Dan: Well, can’t you? (faint whiffling noise) Never mind, let’s move on.

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Haze of Love

Yeah, I dig this sort of thing. Minimalist, but nice.

Look, whether or not we agree with it, we’ve all heard the refrain: why are so many games about war and violence? Why not love? Why not relationships?

Fog of Love is why. This isn’t a ding on Fog of Love, per se — there will be time for that later — so much as it is a statement on just how difficult this love stuff can be. All’s fair in love and war? Baby, war ain’t got nothing on love.

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One Raven Two Raven Three Raven Four

"Roses are for wimps," the skull clattered.

While Grant Rodiek is possibly best known for Cry Havoc, it’s his smaller games that stand out as the purest expression of his design ethos. With offerings like Hocus and Solstice — the latter of which was one of the most devious games of last year — Rodiek seems determined to present slick, carefully tested, and, perhaps most importantly, interesting games, often with a footprint smaller than an actual footprint.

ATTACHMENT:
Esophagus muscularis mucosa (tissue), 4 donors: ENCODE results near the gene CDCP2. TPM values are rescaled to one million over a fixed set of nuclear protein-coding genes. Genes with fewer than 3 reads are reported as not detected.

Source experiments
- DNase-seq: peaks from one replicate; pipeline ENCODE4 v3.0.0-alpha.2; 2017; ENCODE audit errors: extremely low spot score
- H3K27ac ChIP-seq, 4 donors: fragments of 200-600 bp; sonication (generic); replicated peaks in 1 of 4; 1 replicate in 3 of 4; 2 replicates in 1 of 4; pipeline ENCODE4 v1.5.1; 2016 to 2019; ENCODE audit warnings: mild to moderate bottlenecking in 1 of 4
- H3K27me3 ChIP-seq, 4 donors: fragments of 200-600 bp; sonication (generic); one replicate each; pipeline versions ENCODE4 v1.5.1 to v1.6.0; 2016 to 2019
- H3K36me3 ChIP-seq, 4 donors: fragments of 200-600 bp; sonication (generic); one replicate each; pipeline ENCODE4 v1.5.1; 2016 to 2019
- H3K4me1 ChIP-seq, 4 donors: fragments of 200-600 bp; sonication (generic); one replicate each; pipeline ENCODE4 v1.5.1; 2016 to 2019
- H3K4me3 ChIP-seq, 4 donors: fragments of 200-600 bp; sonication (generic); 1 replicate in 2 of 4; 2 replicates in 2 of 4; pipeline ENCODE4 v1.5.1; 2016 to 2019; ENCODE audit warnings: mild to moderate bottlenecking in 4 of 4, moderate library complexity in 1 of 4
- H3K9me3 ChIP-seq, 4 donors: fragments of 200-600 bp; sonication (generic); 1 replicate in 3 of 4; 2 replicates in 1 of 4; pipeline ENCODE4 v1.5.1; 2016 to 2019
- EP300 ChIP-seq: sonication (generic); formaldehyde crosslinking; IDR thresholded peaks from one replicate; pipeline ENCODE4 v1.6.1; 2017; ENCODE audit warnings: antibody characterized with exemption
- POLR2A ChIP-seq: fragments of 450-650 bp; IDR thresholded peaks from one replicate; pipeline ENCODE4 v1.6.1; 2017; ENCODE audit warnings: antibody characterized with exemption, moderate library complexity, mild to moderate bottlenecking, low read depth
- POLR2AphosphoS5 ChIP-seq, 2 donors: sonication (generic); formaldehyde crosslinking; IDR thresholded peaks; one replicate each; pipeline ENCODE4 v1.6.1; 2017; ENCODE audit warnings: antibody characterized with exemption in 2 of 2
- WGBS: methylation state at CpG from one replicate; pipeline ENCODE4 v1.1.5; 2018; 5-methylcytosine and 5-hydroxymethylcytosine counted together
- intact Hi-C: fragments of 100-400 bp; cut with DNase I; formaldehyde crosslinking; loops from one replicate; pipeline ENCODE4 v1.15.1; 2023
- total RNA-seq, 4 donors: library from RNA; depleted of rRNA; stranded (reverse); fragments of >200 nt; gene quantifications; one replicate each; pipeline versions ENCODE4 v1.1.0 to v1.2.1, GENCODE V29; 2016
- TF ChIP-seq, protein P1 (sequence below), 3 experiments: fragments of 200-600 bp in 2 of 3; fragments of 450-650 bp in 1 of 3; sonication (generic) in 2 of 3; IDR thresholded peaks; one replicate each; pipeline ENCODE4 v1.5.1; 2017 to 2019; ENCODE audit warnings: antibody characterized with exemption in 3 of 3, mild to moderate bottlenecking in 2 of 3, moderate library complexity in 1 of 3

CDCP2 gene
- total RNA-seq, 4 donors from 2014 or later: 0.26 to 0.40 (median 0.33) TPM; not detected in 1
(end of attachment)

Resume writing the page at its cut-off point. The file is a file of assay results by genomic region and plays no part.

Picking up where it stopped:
Enter Five Ravens. This is Rodiek’s newest game, and it’s easily one of his best yet.

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This War of Nobody’s

This War of Mine, fake war lesson #33: In war, no skies are blue; no clouds are white; nothing is normal, for the world has been perverted beyond measure.

Hoo boy.

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Going Full Medieval

The art alone makes me salivate, because I eat art.

There are about a hundred reasons why Ortus Regni is such a fascinating artifact of board gaming. There’s the historical appeal, for one. Rather than merely establishing itself as a medieval card game, complete with all the modern idiosyncrasies and anachronisms anyone with a knowledge of the Middle Ages has come to expect, it’s a layered thing, descending through multiple eras like peeling back the layers of a dream. It’s today’s imagining of a Late Middle Ages game romanticizing the Anglo-Saxon Period. Twenty-first-century design sensibilities, fourteenth-century culture, ninth-century romance and nostalgia.

“Woah,” says Smart Neo.